Author Archives: Marisa Wexler MS

Smartphone App Floodlight Found to Reliably Measure MS Data

A smartphone-based app called Floodlight can reliably assess cognition, arm and hand function, and walking abilities in people with multiple sclerosis (MS), according to new analyses. “Detection of progression onset or worsening is critical to optimally adapt the therapeutic strategy” patients are using to treat the neurodegenerative disease,…

Trial Will Test Ocrevus on Arm, Hand Function in PPMS

A Phase 3 clinical trial testing the effect of Ocrevus (ocrelizumab) on upper limb disability progression in people with primary progressive multiple sclerosis (PPMS) is recruiting participants. The trial, called O’HAND (NCT04035005), expects to enroll approximately 1,000 adults with PPMS, ages 18 to 65, at more than…

Probiotics Likely To Be of Help With RRMS, Meta-analysis Finds

Probiotic supplements could ease disability, lessen depression, and improve overall health in people with relapsing-remitting multiple sclerosis (MS), according to an analysis of four randomized clinical trials. Physicians working with these patients might recommend “confirmed probiotic supplements” to help manage “MS concerns,” its scientists wrote, while noting that studies…

Many MS Patients Report Mistreatment by Caregivers

More than half of people with multiple sclerosis (MS) who require an informal caregiver have experienced abuse or mistreatment by that caregiver, according to a study conducted in California. The study, “Validity and Reliability of the Scale to Report Emotional Stress Signs–Multiple Sclerosis (STRESS-MS) in Assessing…

Metformin Seen to Aid Cognition, Brain Biology in MS Rat Model

Treatment with the diabetes medication metformin was seen to lessen cognitive impairment, improve coordination, and normalize neuronal activity in a rat model of multiple sclerosis (MS). The study reporting these findings, “Evaluation of the effects of metformin as adenosine monophosphate-activated protein kinase activator on spatial learning and…

Signaling Protein Seen to Help Promote Myelin-making Cells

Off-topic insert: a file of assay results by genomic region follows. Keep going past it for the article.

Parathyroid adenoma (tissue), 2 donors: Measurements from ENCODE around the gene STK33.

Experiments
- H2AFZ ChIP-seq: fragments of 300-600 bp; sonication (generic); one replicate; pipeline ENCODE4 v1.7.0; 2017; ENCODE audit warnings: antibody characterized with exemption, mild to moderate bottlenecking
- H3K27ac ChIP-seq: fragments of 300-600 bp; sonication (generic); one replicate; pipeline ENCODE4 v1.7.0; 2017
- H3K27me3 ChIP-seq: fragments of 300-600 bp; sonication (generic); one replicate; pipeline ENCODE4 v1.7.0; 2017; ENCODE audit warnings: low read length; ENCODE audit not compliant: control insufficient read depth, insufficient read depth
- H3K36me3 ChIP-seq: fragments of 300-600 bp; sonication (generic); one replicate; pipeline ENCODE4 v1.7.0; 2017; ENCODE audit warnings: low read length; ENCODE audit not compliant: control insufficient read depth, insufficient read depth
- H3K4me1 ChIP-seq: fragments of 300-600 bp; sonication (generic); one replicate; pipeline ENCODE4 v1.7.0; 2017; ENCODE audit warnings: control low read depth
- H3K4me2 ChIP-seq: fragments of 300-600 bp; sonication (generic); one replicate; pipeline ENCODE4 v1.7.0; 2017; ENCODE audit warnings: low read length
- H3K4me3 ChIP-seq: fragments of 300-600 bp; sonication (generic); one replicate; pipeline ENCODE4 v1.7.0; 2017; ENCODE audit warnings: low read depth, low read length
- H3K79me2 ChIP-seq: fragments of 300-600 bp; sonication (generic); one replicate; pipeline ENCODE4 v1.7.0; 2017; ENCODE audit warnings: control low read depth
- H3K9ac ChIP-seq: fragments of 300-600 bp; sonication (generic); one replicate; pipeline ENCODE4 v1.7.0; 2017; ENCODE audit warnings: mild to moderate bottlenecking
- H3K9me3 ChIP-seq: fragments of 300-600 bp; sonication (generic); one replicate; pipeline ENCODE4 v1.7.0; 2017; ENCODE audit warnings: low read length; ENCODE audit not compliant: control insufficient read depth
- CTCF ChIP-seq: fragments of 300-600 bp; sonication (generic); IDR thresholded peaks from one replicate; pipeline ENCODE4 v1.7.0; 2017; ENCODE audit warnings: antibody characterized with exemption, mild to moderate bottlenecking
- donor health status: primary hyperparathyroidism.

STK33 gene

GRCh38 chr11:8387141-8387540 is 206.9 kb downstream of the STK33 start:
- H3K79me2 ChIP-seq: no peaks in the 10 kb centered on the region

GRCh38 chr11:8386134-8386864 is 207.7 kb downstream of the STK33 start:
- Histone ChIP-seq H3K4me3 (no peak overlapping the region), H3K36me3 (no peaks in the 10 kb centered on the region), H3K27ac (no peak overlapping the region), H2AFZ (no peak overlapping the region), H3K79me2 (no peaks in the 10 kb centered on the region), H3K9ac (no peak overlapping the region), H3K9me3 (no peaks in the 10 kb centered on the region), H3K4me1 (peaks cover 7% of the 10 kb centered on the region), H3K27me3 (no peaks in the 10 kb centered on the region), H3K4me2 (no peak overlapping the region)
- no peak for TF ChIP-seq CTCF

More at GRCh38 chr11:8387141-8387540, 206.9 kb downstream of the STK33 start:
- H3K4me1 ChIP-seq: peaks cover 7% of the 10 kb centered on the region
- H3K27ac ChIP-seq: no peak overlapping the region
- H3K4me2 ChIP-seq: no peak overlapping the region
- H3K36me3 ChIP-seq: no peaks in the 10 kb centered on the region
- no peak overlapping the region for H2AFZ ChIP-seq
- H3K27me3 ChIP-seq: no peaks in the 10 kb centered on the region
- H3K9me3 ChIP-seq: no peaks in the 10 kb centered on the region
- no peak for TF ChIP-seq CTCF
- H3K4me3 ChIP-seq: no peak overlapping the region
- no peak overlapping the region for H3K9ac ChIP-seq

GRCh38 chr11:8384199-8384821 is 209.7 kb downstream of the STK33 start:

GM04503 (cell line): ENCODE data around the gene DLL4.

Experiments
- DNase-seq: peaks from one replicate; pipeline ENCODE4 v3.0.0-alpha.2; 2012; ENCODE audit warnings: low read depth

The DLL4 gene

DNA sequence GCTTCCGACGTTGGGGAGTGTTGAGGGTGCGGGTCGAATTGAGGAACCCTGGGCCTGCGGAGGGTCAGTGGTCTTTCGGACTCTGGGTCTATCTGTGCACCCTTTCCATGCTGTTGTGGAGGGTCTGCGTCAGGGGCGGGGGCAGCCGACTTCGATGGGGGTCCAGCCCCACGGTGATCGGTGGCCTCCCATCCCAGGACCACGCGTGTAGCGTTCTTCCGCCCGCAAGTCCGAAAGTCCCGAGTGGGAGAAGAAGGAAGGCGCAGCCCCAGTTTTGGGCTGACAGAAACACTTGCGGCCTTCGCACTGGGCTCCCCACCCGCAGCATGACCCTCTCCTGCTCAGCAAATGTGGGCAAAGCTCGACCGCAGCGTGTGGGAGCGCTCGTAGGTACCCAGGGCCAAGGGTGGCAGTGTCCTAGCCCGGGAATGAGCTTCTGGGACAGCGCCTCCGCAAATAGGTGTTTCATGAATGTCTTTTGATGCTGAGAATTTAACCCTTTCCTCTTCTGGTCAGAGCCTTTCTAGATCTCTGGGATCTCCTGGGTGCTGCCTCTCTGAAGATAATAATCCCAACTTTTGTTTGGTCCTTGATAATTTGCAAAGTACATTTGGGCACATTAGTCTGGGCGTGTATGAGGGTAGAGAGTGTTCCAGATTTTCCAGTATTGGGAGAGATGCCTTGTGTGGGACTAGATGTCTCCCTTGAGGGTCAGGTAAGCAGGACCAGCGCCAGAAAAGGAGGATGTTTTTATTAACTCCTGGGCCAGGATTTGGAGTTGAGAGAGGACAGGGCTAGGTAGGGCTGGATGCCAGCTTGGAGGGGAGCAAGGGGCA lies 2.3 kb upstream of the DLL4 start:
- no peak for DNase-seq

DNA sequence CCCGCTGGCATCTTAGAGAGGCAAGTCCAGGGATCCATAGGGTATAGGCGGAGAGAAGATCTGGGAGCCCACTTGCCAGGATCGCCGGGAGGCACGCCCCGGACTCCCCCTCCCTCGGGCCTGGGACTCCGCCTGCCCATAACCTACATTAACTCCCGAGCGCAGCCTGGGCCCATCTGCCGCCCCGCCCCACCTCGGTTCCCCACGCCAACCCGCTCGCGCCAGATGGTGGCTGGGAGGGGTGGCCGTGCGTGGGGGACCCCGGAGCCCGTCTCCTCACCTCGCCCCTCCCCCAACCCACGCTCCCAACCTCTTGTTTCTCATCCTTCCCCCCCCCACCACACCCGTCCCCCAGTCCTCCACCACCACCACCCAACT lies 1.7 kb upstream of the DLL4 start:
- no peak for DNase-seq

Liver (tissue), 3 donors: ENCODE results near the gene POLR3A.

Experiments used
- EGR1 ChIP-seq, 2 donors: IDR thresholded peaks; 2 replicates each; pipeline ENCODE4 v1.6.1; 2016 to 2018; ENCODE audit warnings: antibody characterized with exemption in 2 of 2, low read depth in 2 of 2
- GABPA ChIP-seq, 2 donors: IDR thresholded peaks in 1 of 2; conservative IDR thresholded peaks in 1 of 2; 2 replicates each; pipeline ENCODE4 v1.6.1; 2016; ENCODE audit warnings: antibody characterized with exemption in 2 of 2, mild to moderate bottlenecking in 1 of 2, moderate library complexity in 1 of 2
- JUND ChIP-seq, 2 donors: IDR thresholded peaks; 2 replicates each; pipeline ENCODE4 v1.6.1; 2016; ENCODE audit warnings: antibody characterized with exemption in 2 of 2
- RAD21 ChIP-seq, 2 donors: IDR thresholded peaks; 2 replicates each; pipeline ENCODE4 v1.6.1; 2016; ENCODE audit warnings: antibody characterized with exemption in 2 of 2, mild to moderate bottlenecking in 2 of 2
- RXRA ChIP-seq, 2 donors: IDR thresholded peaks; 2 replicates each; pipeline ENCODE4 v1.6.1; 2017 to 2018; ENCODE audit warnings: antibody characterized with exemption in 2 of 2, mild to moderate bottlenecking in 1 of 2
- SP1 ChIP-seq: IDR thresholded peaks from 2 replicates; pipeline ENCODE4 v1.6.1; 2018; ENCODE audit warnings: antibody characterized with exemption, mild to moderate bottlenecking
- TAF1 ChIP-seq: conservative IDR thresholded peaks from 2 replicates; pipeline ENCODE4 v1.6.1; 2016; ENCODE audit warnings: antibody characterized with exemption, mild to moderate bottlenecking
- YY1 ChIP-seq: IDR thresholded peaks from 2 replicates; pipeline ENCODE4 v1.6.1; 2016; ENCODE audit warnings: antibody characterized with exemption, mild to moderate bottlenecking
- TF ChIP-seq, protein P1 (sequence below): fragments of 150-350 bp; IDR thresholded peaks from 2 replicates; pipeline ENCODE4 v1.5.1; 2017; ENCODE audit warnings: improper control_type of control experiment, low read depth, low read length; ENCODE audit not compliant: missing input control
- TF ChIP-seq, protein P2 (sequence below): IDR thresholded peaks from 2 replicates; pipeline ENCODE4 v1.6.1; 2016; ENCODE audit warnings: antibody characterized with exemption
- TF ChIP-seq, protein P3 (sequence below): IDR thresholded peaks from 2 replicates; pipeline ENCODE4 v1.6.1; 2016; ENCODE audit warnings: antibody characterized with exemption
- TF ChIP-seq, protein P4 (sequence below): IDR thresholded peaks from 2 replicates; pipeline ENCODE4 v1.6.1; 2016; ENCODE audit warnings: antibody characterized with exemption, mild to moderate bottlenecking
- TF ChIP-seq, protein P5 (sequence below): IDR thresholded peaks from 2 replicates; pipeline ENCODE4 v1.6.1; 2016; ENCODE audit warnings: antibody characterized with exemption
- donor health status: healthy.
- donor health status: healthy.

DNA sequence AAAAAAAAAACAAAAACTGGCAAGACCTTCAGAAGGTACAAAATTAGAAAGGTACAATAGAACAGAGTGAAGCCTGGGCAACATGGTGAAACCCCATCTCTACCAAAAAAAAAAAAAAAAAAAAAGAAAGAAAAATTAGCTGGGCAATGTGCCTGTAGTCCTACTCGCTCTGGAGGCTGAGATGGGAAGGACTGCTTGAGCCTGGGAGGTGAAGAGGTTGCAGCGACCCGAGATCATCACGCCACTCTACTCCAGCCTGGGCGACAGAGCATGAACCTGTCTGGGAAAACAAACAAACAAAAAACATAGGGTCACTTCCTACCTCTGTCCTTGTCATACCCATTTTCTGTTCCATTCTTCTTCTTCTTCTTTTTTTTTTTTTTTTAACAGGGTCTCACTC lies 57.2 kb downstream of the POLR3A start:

A signaling protein called fractalkine helps to regulate the development of oligodendrocytes, cells of the nervous system responsible for making myelin — the protecting coating of nerve cell fibers that is damaged and lost in multiple sclerosis (MS). This finding was in the study, “Fractalkine signaling regulates…

Gray Matter in Hippocampus Can Help Distinguish Between Two MS Types

Subtle changes in structure in the hippocampus — a region of the brain involved in processing memories — can differentiate between relapsing-remitting and primary progressive multiple sclerosis, according to a new study. The study, “Unraveling the MRI-Based Microstructural Signatures Behind Primary Progressive and Relapsing–Remitting Multiple Sclerosis Phenotypes,”…

Gilenya Started Earlier in RRMS Disease Course in Recent Years

People with relapsing-remitting multiple sclerosis (RRMS) have switched to treatment with Gilenya (fingolimod) at an earlier stage in their disease in recent years, compared to individuals who switched to the treatment around the time it became available, a new study indicates. The findings suggest “an increased experience in…

Anti-CD20 Antibodies Reduce Myelin Loss in MS Rats

Treatment with anti-CD20 antibodies reduced the loss of myelin and improved the survival of neurons in a rat model of multiple sclerosis (MS), a new study reports. The findings imply that B-cells — the immune cells that are killed by anti-CD20 antibodies — play a central role in the…

Trials of IMU-838 in RRMS, Progressive MS Start Later This Year

The U.S. Food and Drug Administration has cleared Immunic Therapeutics to initiate two clinical trials of its investigational medication IMU-838 (vidofludimus calcium) in people with relapsing-remitting multiple sclerosis (RRMS), as well as a separate trial for people with progressive types of MS. The RRMS clinical trial program, expected…

Early Use of High-efficacy DMTs Favor Lesser Disability Over Time